3. The Untouchables
– ¿Qué le dijo un cable a otro cable?
– Somos los intocables.
– What did one cable say to another cable?
– We’re the untouchables.
This one keeps using the language as a source of humor, but it also relies on double meaning. To begin with, the words cable and intocable have the same ending, which make for a rhyming joke. Also, because cables carry electricity you shouldn’t touch them. Up until this point the joke is good but nothing else. However, once “The Untouchables” film (translated as Los Intocables) was released, the joke got an added layer of cultural reference and intertextuality.
4. Lazy Cows
– ¿Cuáles son las vacas más perezosas?
– ¡Las vacaciones!
– Which are the laziest cows?
This one is easy. Vacas mean cows. So, the laziest vacas are vaca-tions.
5. Lazy Fish
– ¿Qué hace el pez perezoso?
– What does the lazy fish do?
Another chiste that’s just a play on words. Nada means nothing, but also means “to swim”. As in, Carlos nada muy bien (Carlos swims very well). So, the fish is lazy because it doesn’t do anything, but it makes fun because as a fish is supposed to swim.
6. Sweet Revenge
– ¿Por qué los diabéticos no pueden vengarse?
– Porque la venganza es dulce.
– Why can’t diabetics take revenge?
– Because revenge is sweet.
While in English you say “revenge is a dish best served cold”, in Spanish revenge instead of cold is sweet. And we all know that sweets aren’t good for diabetics. This joke flirts with cruelty but is actually silly.
Un cura en la iglesia dice:
– Hoy confesaré a todas las devotas.
Se levanta una chica y pregunta:
– ¿Y a las que vinimos en sandalias, cuándo nos toca?
A Catholic priest in the church says:
– Today, I will hear a confession from all the devotees.
One girl gets up and asks:
– And what about those of us who are wearing sandals?
This one is hard to explain. Devotas (devotees) sound exactly the same as de botas. Botas means “boots”, and saying de botas would mean that you are wearing boots. So, this poor girl thought that because she was wearing sandals, she wouldn’t be able to go to confession.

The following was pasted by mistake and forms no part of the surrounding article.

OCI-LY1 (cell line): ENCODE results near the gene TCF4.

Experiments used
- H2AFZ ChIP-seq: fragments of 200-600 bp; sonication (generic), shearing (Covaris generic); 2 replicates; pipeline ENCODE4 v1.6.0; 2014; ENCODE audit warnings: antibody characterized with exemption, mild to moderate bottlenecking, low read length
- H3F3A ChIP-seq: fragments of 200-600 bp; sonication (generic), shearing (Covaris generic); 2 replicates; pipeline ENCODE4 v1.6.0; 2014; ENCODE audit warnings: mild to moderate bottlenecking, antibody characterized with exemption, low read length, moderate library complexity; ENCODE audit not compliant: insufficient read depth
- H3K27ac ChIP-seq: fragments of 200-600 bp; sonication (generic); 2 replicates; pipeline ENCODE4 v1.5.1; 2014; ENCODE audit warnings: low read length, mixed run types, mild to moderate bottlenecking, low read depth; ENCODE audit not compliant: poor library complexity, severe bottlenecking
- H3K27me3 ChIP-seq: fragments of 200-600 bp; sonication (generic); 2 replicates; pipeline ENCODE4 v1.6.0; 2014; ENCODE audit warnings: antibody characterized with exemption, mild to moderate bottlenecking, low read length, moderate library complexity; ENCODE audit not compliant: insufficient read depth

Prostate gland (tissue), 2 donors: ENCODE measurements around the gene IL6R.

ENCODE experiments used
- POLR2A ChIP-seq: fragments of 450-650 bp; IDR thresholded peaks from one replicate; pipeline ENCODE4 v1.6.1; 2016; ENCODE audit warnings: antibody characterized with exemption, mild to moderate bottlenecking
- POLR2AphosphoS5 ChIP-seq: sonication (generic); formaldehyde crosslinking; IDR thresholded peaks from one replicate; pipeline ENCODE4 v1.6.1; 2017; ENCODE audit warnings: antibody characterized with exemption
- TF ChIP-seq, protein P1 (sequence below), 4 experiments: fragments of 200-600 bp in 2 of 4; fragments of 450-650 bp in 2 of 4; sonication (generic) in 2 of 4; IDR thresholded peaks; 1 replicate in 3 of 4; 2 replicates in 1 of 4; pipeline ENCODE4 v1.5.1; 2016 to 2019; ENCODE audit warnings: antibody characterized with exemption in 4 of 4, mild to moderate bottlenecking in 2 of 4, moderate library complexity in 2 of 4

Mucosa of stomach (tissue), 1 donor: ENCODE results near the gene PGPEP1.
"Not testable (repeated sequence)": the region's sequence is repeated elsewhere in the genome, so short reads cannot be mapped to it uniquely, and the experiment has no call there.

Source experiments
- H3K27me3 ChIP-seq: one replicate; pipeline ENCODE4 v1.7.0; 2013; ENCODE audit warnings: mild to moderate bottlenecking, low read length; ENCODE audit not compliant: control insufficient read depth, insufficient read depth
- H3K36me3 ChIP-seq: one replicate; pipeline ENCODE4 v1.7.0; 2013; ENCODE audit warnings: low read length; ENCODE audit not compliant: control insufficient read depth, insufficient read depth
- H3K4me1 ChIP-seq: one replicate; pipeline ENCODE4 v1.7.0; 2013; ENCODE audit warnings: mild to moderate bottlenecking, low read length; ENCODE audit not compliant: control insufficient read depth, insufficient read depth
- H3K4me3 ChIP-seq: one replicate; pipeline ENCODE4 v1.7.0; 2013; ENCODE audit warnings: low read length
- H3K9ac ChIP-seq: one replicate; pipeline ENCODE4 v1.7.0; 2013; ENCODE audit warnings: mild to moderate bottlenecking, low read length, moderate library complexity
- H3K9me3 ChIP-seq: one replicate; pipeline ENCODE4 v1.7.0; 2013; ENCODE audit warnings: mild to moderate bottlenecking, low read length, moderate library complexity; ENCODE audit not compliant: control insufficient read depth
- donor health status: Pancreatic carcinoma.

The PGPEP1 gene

8. Math Notebook
– ¿Por qué está preocupado el cuaderno de matemáticas?
– Porque tiene muchos problemas.
– Why is the math notebook worried?
– Because it has many problems.
This joke is funny in Spanish and funny in English. So, no need for explanation.
9. Waiting for the Bus
Estaba una manzana esperando el autobús.
En eso, llega un limón y le pregunta:
– ¿Hace mucho tiempo que espera?
Y la manzana contesta:
– No soy pera, soy manzana.
There was an apple waiting for the bus.
Then, a lemon comes and asks her:
– Have you been waiting for a long time?
And the apple replies:
– I’m not a pear, I’m an apple.
Also a play on words, and it makes no sense when translated. The key is on the word espera, which means “to wait”. However, es pera means “it’s a pear”. So, the apple understood the question as ¿hace mucho tiempo que es pera? Or “have you been a pear for a long time?”.
10. Mexican Tacos
– ¿Por qué los mexicanos no pueden jugar billar?
– Porque se comen los tacos.
– Why can’t Mexicans play pool?
– Because they eat the cues.
In Spanish, the cues are called tacos, just like every Mexican favorite dish.
How To Write a Joke
Writing your own joke is easier than you think. There is even a formula for it! Every chiste is actually two different stories. One takes you in a direction, and the second one adjusts the story. Humor is that adjustment. What an easy way to describe it, right?
The first story is the set up, and the second one the punchline, also known as the twist. This last part is unexpected and that’s the reason we all laugh.
Then, the formula would be as follows:
X + Y = P
Where X is story 1, Y story 2, and because people are expecting Z, you actually give them P, the punchline. To be clear, P is implicit in Y. P happens when people realize the reason Y is funny in Spanish or in any other language.
Be Funny in Spanish!
Try writing your own chistes in Spanish following this formula. First, create a story that leads somewhere, and then come with a second story that delivers the funny twist. You’ll have fun while trying and you’ll be practicing Spanish without even noticing.